journal of hematology oncology pharmacy

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The Peer-Reviewed Forum for Oncology Pharmacy Practice




    JUNE 2011


    2011 Green Hill Healthcare Communications,

    PERSPECTIVEIpilimumab: A New Era in Metastatic Melanoma Management Timothy G. Tyler, PharmD, FCSHP

    CASE REPORTReversible Posterior Leukoencephalopathy Syndrome Secondary to Bevacizumab Diana Pinto, PharmD; William Kernan, PharmD, BCPS; James Hoffman, MD; Mohammed Ibrahim, PharmD, CRPH, BCOP, BCPS; Bruno Bastos, MD

    ORIGINAL RESEARCHThe Risk of Neurotoxicity with Concomitant Use of Aprepitant and IfosfamideAnthony Jarkowski III, PharmD, BCOP; Austin Miller, PhD; Tammy A. Hecke, RN, BSN; Leona Blustein, PharmD; Michael K.K. Wong, MD, PhD, FRCPC

    PRACTICAL ISSUES IN PHARMACY MANAGEMENTImplementation of a Pharmacist-Managed Interdisciplinary Oral Chemotherapy Programin a Community Cancer CenterRobert Mancini, PharmD; Lindsay M. Kaster, PharmD; Brian Vu, PharmD; Jessie Modlin, PharmD; David B. Wilson, RPh

    From the LiteratureConcise Reviews of Studies Relevant to Hematology Oncology PharmacyRobert J. Ignoffo, PharmD, FASHP, FCSHP

    1-Cover_Layout 1 6/7/11 3:59 PM Page Cov1

  • Nplate (romiplostim)Brief Summary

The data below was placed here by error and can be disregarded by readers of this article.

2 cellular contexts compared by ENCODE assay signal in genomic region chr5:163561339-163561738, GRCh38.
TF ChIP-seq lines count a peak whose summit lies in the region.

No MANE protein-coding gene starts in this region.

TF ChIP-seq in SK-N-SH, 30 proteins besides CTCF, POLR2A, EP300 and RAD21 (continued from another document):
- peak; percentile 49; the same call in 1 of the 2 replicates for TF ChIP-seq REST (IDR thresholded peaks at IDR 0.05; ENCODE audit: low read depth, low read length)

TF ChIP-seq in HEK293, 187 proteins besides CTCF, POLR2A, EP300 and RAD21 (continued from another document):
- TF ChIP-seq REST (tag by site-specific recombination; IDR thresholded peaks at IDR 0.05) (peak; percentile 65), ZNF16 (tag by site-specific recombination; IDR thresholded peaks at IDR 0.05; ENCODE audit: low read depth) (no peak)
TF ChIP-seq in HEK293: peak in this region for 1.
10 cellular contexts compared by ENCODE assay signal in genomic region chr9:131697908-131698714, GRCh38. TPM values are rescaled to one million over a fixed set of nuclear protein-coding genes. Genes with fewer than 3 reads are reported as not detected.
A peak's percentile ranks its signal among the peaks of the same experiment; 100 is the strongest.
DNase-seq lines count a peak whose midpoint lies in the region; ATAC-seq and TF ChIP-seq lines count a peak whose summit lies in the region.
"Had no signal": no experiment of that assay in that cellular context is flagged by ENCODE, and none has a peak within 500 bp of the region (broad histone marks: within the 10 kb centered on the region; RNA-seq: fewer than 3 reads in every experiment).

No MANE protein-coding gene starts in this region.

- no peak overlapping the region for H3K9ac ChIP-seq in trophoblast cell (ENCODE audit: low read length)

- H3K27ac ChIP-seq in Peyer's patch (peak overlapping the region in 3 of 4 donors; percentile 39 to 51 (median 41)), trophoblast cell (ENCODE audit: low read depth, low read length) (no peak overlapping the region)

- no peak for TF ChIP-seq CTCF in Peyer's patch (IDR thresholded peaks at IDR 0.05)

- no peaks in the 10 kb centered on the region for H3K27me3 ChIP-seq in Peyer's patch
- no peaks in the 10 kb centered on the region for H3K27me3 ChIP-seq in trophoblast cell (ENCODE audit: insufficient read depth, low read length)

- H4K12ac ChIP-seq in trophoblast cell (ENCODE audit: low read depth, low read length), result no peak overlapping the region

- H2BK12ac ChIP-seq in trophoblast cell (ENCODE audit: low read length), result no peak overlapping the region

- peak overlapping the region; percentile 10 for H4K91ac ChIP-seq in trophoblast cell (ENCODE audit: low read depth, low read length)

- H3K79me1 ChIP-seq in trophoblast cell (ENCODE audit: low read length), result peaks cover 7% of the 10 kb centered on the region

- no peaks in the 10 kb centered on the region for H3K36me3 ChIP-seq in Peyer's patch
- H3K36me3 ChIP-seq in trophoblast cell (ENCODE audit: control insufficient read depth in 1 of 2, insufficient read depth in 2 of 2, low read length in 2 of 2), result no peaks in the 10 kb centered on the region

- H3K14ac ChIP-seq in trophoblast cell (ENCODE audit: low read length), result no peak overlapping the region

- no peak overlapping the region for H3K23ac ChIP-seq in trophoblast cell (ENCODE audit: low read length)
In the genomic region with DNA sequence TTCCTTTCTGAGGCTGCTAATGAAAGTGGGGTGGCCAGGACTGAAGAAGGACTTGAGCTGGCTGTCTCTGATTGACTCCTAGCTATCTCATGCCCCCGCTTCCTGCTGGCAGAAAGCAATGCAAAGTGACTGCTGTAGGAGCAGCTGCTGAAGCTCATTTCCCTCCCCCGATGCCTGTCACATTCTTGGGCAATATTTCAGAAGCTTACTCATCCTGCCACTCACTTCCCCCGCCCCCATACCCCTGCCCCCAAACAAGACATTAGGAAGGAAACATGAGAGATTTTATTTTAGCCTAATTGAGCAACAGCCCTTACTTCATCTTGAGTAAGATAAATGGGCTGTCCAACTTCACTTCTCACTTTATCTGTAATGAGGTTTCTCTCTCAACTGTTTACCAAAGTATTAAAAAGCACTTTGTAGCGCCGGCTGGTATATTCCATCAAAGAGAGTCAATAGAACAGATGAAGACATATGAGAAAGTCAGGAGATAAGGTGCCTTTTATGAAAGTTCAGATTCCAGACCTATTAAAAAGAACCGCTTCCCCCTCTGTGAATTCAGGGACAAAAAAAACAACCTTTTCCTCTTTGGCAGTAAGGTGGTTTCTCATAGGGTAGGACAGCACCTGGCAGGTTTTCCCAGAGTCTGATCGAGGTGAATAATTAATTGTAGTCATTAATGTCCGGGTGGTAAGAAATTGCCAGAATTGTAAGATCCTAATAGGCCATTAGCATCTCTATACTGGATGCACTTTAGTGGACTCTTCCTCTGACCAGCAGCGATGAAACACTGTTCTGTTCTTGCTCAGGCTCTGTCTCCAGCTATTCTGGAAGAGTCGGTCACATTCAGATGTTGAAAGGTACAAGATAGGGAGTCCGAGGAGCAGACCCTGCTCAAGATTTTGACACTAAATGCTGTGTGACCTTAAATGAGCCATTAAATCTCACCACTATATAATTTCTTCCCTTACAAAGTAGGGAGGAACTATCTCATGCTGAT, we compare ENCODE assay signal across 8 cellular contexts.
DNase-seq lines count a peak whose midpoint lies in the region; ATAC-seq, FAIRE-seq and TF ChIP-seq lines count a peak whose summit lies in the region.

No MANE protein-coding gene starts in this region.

WARNINGS AND PRECAUTIONSBone Marrow Reticulin Formation and Risk for BoneMarrow FibrosisNplate administration increases the risk for development orprogression of reticulin fiber deposition within the bone marrow. Inclinical studies, Nplate was discontinued in four of the 271patients because of bone marrow reticulin deposition. Six additionalpatients had reticulin observed upon bone marrow biopsy. All10 patients with bone marrow reticulin deposition had receivedNplate doses 5 mcg/kg and six received doses 10 mcg/kg.Progression to marrow fibrosis with cytopenias was not reportedin the controlled clinical studies. In the extension study, one patientwith ITP and hemolytic anemia developed marrow fibrosis withcollagen during Nplate therapy. Clinical studies have not excludeda risk of bone marrow fibrosis with cytopenias. Prior to initiation ofNplate, examine the peripheral blood smear closely to establish abaseline level of cellular morphologic abnormalities. Followingidentification of a stable Nplate dose, examine peripheral bloodsmears and CBCs monthly for new or worsening morphological ab-normalities (eg, teardrop and nucleated red blood cells, immaturewhite blood cells) or cytopenia(s). If the patient develops new orworsening morphological abnormalities or cytopenia(s), discontinuetreatment with Nplate and consider a bone marrow biopsy,including staining for fibrosis [see Adverse Reactions (6.1)].Worsened Thrombocytopenia After Cessation of NplateDiscontinuation of Nplate may result in thrombocytopenia of greaterseverity than was present prior to Nplate therapy. This worsenedthrombocytopenia may increase the patients risk of bleeding,particularly if Nplate is discontinued while the patient is on anti-coagulants or antiplatelet agents. In clinical studies of patients withchronic ITP who had Nplate discontinued, four of 57 patientsdeveloped thrombocytopenia of greater severity than was presentprior to Nplate therapy. This worsened thrombocytopenia resolvedwithin 14 days. Following discontinuation of Nplate, obtain weeklyCBCs, including platelet counts, for at least 2 weeks and consideralternative treatments for worsening thrombocytopenia, accordingto current treatment guidelines [see Adverse Reactions (6.1)].Thrombotic/Thromboembolic ComplicationsThrombotic/thromboembolic complications may result fromexcessive increases in platelet counts. Excessive doses of Nplateor medication errors that result in excessive Nplate doses mayincrease platelet counts to a level that produces thrombotic/thromboembolic complications. In controlled clinical studies, theincidence of thrombotic/thromboembolic complications was similarbetween Nplate and placebo. To minimize the risk for thrombotic/thromboembolic complications, do not use Nplate in an attemptto normalize platelet counts. Follow the dose adjustment guidelinesto achieve and maintain a platelet count of 50 x 109/L [see Dosageand Administration (2.1)].Lack or Loss of Response to NplateHyporesponsiveness or failure to maintain a platelet response withNplate should prompt a search for causative factors, includingneutralizing antibodies to Nplate or bone marrow fibrosis[see Warnings and Precautions (5.1) and Adverse Reactions (6.2)].To detect antibody formation, submit blood samples to Amgen(1-800-772-6436). Amgen will assay these samples for antibodiesto Nplate and thrombopoietin (TPO). Discontinue Nplate if theplatelet count does not increase to a level sufficient to avoid clinicallyimportant bleeding after 4 weeks at the highest weekly dose of10 mcg/kg.Malignancies and Progression of MalignanciesNplate stimulation of the TPO receptor on the surface of hemato-poietic cells may increase the risk for hematologic malignancies.In controlled clinical studies among patients with chronic ITP, theincidence of hematologic malignancy was low and similar betweenNplate and placebo. In a separate single-arm clinical study of44 patients with myelodysplastic syndrome (MDS), 11 patients werereported as having possible disease progression, among whom fourpatients had confirmation of acute myelogenous leukemia (AML)during follow-up. Nplate is not indicated for the treatment ofthrombocytopenia due to MDS or any cause of thrombocytopeniaother than chronic ITP.Laboratory MonitoringMonitor CBCs, including platelet counts and peripheral bloodsmears, prior to initiation, throughout, and following discontinuationof Nplate therapy. Prior to the initiation of Nplate, examine theperipheral blood differential to establish the baseline extent of redand white blood cell abnormalities. Obtain CBCs, including plateletcounts and peripheral blood smears, weekly during the doseadjustment phase of Nplate therapy and then monthly followingestablishment of a stable Nplate dose. Obtain CBCs, includingplatelet counts, weekly for at least 2 weeks following discontinuationof Nplate [see Dosage and Administration (2.1) and Warnings andPrecautions (5.1, 5.2)].Nplate Distribution ProgramNplate is available only through a restricted distribution programcalled Nplate NEXUS (Network of Experts Understanding and